Are you serious? Let me see if I've got this straight.

At Richmond, Clint Bowyer spun out, bunching up the field, sending teams to pit road and changing the outcome of the race. On Monday NASCAR said they can’t prove he spun intentionally, so that means the caution has to be treated as any late-race caution during the season.
Verdict: Not guilty

Brian Vickers pitted because Ty Norris told him to, so Truex could get another point. That manipulated the outcome of the race, costing Newman the win and a wild-card berth.
Verdict: Guilty as charged
Sentence: Fines, suspension, points deduction for all three MWR teams resulting in Truex Jr. out of the Chase, Newman in.

The No. 38 team was heard discussing a deal for driver Gilliland to help the No. 22 team get in the Chase, but NASCAR couldn’t determine that really happened so there were no accompanying points penalties, therefore no drivers should have been impacted.
Verdict: Not guilty
Restitution: Gordon is added as a 13th car in the Chase rather than Truex, who did nothing wrong and was the next eligible driver for the Chase because he was not only in the top 20, but had a win.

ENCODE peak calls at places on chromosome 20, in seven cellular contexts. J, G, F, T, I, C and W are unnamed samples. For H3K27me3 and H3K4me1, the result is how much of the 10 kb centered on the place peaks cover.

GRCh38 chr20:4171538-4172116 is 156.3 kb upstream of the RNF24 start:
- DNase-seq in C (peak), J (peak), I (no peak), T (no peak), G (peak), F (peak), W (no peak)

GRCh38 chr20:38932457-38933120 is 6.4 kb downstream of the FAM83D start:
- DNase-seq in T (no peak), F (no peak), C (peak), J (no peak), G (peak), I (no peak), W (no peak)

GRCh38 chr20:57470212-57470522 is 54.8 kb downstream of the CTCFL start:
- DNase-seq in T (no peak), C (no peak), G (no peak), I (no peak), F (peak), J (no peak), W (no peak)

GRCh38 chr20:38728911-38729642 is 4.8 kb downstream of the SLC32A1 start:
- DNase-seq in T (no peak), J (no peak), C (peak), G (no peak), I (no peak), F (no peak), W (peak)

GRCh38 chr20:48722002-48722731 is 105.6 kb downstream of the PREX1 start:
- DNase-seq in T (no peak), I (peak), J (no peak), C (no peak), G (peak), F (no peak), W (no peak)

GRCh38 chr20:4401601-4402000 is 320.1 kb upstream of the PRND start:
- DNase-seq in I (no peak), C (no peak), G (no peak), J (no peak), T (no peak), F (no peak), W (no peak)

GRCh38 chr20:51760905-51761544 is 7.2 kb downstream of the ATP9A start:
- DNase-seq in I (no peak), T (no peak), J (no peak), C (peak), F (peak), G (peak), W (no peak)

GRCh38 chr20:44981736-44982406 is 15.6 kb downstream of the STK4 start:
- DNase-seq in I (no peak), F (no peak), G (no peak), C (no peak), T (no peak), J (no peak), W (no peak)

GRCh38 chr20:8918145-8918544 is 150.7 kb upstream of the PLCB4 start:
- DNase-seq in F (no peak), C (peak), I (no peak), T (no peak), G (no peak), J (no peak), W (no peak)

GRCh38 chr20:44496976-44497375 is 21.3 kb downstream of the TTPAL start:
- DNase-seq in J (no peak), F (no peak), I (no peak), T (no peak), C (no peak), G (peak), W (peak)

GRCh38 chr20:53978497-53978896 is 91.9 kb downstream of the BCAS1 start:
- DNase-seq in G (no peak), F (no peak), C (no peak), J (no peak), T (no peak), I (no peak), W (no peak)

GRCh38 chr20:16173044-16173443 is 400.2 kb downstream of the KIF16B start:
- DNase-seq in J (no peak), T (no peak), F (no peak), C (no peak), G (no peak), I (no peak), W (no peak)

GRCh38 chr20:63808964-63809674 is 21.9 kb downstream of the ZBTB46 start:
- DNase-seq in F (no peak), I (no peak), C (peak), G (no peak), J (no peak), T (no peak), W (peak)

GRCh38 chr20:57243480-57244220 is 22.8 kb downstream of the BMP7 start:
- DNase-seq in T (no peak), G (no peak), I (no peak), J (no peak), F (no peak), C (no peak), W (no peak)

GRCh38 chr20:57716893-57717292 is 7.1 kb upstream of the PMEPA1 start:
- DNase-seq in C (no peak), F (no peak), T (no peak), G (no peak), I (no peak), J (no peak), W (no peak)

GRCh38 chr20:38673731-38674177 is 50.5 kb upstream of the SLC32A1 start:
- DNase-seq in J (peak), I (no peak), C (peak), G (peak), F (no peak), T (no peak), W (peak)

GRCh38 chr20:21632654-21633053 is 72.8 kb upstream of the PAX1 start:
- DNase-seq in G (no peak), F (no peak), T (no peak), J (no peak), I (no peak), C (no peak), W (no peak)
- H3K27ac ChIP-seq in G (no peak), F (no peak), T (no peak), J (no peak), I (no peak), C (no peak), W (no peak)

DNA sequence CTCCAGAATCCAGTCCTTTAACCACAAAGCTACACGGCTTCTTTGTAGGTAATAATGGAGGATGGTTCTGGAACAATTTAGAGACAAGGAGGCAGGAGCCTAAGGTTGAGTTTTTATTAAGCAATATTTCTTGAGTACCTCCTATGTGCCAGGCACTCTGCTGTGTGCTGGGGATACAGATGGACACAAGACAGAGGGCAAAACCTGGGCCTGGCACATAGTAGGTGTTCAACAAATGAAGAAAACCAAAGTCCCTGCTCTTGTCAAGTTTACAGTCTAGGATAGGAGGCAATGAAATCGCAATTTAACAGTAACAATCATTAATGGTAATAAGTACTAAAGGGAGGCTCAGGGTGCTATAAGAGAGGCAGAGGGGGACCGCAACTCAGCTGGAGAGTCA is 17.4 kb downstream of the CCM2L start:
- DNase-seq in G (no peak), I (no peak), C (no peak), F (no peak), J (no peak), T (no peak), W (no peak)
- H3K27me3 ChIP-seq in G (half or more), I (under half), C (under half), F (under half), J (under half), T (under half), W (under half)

That makes perfect sense. And by perfect sense, I mean very little sense at all.

In the Monday press conference, Helton said: “We don't react to the ripple effect of an occurrence because I don't think there's any way we can reasonably do that.”

By Friday afternoon, that statement morphed to France’s assertion “that there were just too many things that went on Saturday night that gave a clear disadvantage and we deemed unfair to the 24 that we needed to address that.”

What things? How did the "deal or no deal" between Penske and Front Row change anything involving Gordon?

France: "Well, in respect to Gordon, Jeff Gordon being -- that wasn't a result of just our findings with the Michael Waltrip incident, or rather the 38 and the 22; it was a cumulative set of circumstances that we determined the right thing to do would be to put him into the Chase."

Out of that "set of circumstances," the ONLY action for which there was enough evidence to issue a penalty was the pit stop by the No. 55 team.

It would have made sense if NASCAR said: "You remember we said we can't respond to the ripple effects from actions detrimental? We were wrong. We think that the whole confluence of events stank to high heaven and it cost Jeff Gordon his last chance to earn a berth in the Chase so we're going to let him in anyway."